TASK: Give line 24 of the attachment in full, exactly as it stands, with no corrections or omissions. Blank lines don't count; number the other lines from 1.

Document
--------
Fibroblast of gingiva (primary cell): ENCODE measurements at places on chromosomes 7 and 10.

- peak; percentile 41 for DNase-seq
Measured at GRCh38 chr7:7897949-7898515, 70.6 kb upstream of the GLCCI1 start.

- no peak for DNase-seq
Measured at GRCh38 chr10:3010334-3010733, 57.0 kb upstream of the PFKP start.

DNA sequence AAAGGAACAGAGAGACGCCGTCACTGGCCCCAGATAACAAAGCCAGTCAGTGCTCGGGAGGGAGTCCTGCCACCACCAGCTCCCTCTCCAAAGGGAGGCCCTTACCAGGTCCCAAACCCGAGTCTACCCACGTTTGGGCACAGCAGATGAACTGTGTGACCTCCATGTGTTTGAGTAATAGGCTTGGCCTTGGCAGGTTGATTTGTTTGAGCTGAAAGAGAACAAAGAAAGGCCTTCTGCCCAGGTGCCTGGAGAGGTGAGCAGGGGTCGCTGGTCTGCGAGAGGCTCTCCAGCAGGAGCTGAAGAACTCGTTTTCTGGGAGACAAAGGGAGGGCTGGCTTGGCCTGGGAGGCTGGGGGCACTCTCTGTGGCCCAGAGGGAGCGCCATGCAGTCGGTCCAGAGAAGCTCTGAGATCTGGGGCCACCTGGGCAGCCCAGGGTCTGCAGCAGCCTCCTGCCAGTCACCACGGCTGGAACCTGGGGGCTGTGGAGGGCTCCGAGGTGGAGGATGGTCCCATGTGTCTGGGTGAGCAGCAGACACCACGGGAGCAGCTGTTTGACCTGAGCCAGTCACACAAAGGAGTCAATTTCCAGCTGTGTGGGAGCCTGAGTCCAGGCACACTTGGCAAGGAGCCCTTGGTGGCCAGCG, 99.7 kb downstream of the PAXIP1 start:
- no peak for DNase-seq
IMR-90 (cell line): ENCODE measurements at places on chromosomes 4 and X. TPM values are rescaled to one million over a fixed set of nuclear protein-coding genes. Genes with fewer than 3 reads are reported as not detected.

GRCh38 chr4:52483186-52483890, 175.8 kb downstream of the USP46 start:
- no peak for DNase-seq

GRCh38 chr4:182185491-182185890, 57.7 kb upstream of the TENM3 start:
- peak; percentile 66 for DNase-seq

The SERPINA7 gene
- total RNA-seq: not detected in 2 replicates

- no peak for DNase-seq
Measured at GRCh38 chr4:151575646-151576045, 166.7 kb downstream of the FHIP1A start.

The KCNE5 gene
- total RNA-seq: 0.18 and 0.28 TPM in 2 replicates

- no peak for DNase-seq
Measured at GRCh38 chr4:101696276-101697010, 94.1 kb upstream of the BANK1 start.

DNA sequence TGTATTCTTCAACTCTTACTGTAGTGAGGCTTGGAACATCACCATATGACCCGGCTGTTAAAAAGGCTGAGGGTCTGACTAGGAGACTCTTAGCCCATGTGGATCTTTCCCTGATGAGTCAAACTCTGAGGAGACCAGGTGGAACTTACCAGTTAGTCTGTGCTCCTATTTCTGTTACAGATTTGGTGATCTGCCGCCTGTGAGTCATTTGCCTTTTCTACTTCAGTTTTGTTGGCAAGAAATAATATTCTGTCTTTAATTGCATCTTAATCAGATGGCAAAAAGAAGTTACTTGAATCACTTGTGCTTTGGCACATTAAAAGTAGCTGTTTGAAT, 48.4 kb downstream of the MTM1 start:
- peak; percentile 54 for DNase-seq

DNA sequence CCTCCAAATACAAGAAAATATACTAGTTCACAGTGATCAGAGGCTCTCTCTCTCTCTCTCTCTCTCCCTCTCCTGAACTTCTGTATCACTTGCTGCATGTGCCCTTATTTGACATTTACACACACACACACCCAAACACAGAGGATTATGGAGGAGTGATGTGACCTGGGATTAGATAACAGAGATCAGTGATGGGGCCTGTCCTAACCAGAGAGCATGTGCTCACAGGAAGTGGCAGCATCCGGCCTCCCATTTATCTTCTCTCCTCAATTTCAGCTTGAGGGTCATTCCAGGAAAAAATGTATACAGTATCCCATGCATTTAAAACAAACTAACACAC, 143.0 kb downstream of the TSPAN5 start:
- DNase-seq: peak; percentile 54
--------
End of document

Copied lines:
- DNase-seq: peak; percentile 54